What is the Difference Between a Down Payment and the Funds Required to Close Your Purchase?

On , In Insights, Real Estate

There are a lot of numbers and terms used during the purchase process. When buying a home, it is common for mortgage brokers and lenders to refer to the “down payment” and for lawyers to refer to the “balance of funds required to close”. In this article we will discuss the difference between a “down payment” and the “balance of funds required to close” a real estate purchase.

A down payment is the amount of money that a client pays towards the purchase of their home. The amount is based on the portion of the purchase price being paid by the client versus the portion of the purchase price being paid by the client’s lender.  For example, if the purchase price is $500,000 and the client is paying a 5% down payment, the client’s down payment is $25,000.

A minimum down payment is based on the purchase price. If the purchase price is:

  • $500,000 or less, the minimum down payment is 5% of the purchase price;
  • $500,000 – $999,999, the minimum down payment is 5% on the first $500,000 of the purchase price and 10% for the portion of the purchase price above $500,000; or 
  • $1,000,000, the minimum down payment is 20% of the purchase price.

If a client’s down payment is less than 20% of the purchase price, the client must purchase mortgage loan insurance (CMHC Mortgage Loan Insurance). This insurance protects the client’s lender in the event that the client does not make their mortgage payments. Mortgage loan insurance is deducted from the principal mortgage amount before the mortgage proceeds are deposited into the lawyer’s trust account.

The balance of funds required to close a client’s real estate transaction is based on a document called the Buyer’s Statement of Adjustments. This document shows all of the money that needs to be paid (shown under the Debits heading) and all of the money that is coming in (shown under the Credits heading).

  • Examples of money to be paid/Debits include things like the following (if applicable): the purchase price, GST, property transfer tax, strata move-in fees, reimbursements for prepaid property taxes, compliance deposits, title insurance, and legal fees.
  • Examples of money coming in/Credits include things like: the deposit already paid by the client and mortgage proceeds (after CMHC insurance, appraisal fees, deposit fees, etc.).
  • Examples of items that may be Credits or Debits depending on the timing and situation include adjustments for property taxes, utilities, strata fees, and rent paid by tenants. These amounts are calculated based on the proportion of the applicable period during which the buyer versus the seller owns the property (ie. the Adjustment Date in the Contract of Purchase and Sale).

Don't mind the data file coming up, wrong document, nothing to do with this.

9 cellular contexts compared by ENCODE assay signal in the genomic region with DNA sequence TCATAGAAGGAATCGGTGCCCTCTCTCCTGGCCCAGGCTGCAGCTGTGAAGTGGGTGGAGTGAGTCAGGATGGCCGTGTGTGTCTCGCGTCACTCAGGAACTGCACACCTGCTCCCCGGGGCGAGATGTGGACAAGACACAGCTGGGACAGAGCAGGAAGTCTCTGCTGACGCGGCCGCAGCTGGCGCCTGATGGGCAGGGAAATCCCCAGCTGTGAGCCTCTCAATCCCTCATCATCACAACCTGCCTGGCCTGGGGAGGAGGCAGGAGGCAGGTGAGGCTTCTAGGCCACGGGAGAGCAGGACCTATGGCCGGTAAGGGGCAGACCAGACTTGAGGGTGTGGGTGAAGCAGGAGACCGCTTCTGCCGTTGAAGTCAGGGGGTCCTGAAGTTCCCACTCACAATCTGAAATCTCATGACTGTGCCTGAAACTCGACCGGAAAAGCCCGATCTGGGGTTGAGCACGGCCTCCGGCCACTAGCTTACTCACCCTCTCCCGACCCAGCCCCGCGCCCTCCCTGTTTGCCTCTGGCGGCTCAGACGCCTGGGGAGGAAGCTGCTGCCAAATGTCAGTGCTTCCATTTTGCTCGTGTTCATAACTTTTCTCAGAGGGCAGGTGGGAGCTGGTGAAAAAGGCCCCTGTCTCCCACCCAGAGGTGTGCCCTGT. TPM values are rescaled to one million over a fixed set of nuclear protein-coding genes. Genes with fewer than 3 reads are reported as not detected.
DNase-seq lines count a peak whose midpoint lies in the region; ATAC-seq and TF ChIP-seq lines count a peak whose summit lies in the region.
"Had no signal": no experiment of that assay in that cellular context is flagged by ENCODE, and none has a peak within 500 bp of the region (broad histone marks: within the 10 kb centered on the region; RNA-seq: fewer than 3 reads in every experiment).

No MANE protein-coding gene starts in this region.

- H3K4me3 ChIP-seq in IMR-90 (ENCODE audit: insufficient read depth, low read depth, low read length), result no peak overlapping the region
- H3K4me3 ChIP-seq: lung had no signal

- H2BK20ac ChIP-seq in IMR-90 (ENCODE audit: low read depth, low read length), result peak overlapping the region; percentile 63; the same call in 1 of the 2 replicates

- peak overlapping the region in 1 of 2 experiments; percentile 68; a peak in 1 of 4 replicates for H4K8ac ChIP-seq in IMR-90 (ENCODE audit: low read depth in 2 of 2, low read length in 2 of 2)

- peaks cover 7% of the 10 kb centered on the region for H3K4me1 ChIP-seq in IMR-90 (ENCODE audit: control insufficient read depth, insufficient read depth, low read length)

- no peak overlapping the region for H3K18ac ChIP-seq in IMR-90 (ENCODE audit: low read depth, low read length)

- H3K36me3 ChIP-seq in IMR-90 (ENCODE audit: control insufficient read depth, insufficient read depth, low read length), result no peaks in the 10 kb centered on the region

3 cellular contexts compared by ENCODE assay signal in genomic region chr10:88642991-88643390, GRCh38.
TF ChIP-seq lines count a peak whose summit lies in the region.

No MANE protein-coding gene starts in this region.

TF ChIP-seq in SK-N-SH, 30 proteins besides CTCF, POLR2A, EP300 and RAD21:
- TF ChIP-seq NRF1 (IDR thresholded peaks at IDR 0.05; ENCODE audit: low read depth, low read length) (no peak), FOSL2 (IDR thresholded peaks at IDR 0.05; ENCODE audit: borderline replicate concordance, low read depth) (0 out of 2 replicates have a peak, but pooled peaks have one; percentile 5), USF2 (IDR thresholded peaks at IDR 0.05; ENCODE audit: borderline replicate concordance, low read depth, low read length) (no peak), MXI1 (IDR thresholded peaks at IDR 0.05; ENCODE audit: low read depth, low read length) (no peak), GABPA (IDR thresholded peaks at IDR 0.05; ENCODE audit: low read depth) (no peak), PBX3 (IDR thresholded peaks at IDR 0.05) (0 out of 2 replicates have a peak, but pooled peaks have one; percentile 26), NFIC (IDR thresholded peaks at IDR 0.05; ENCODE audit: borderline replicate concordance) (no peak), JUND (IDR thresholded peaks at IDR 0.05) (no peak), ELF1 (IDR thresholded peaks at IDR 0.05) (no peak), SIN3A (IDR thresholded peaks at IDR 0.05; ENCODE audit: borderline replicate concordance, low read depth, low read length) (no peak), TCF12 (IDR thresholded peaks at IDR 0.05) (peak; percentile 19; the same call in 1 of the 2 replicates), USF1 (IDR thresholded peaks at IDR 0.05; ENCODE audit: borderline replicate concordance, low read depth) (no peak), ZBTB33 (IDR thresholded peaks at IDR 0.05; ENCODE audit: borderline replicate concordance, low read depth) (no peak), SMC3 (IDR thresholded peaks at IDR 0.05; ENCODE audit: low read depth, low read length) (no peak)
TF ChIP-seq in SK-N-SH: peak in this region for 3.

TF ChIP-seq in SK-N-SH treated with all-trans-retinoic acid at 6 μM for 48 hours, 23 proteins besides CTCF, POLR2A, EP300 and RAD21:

We have included an example Buyer’s Statement of Adjustments below based on a purchase price of $500,000 and a down payment of 10% of the purchase price (ie. $50,000).  

*Example for illustrative purposes only

You will notice that once all of the adjustments are done the amount required to close is actually $66,321.87 on top of the $10,000.00 deposit that was already paid. This means that the actual out of pocket expenses are $76,321.87, which is actually 15.26% (rather than the 10% down payment that was used for financing purposes).

The difference between the down payment and balance required to close (plus the deposit) is not always this large, but a large CMHC Mortgage Default Insurance premium and other adjustments can add up quickly! For that reason, it is prudent for clients to not only consider their down payment for financing purposes, but also the total balance that is required to complete the transaction when budgeting for their new home.

If you have questions about the above or real estate transactions in general, please do not hesitate to reach out to one of our lawyers practicing in the area of real estate law at (778) 940-3768 or [email protected].

Author: Danielle (Dani) Brito

This information is general in nature only. You should consult a lawyer before acting on any of this information. This information should not be considered as legal advice. To learn more about your legal needs, please contact our office at (778) 940-3768 or any of our lawyers practicing in the area of real estate law at the following:

Jennette Vopicka: jennette@acornlaw.ca

Danielle (Dani) Brito: [email protected]

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